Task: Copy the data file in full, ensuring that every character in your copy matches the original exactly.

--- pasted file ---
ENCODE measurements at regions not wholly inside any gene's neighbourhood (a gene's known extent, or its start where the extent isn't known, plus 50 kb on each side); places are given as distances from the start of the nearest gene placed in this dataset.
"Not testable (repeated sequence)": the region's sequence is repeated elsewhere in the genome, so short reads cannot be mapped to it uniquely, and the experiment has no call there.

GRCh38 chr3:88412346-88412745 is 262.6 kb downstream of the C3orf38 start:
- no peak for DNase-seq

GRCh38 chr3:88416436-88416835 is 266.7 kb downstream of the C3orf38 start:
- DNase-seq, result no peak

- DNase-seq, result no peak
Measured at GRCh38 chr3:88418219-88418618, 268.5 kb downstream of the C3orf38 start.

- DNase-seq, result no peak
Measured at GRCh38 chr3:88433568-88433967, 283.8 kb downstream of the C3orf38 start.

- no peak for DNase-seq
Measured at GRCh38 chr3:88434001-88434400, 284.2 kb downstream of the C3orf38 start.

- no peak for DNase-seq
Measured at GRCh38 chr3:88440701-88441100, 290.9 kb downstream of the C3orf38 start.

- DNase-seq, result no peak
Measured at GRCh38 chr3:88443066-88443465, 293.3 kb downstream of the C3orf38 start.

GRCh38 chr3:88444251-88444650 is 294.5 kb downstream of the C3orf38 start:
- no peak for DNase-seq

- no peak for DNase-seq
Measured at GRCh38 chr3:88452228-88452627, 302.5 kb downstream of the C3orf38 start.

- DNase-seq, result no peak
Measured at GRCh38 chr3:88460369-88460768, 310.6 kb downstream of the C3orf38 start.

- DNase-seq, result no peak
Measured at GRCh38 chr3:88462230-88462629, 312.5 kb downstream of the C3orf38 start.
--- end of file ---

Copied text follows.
ENCODE measurements at regions not wholly inside any gene's neighbourhood (a gene's known extent, or its start where the extent isn't known, plus 50 kb on each side); places are given as distances from the start of the nearest gene placed in this dataset.
"Not testable (repeated sequence)": the region's sequence is repeated elsewhere in the genome, so short reads cannot be mapped to it uniquely, and the experiment has no call there.

GRCh38 chr3:88412346-88412745 is 262.6 kb downstream of the C3orf38 start:
- no peak for DNase-seq

GRCh38 chr3:88416436-88416835 is 266.7 kb downstream of the C3orf38 start:
- DNase-seq, result no peak

- DNase-seq, result no peak
Measured at GRCh38 chr3:88418219-88418618, 268.5 kb downstream of the C3orf38 start.

- DNase-seq, result no peak
Measured at GRCh38 chr3:88433568-88433967, 283.8 kb downstream of the C3orf38 start.

- no peak for DNase-seq
Measured at GRCh38 chr3:88434001-88434400, 284.2 kb downstream of the C3orf38 start.

- no peak for DNase-seq
Measured at GRCh38 chr3:88440701-88441100, 290.9 kb downstream of the C3orf38 start.

- DNase-seq, result no peak
Measured at GRCh38 chr3:88443066-88443465, 293.3 kb downstream of the C3orf38 start.

GRCh38 chr3:88444251-88444650 is 294.5 kb downstream of the C3orf38 start:
- no peak for DNase-seq

- no peak for DNase-seq
Measured at GRCh38 chr3:88452228-88452627, 302.5 kb downstream of the C3orf38 start.

- DNase-seq, result no peak
Measured at GRCh38 chr3:88460369-88460768, 310.6 kb downstream of the C3orf38 start.

- DNase-seq, result no peak
Measured at GRCh38 chr3:88462230-88462629, 312.5 kb downstream of the C3orf38 start.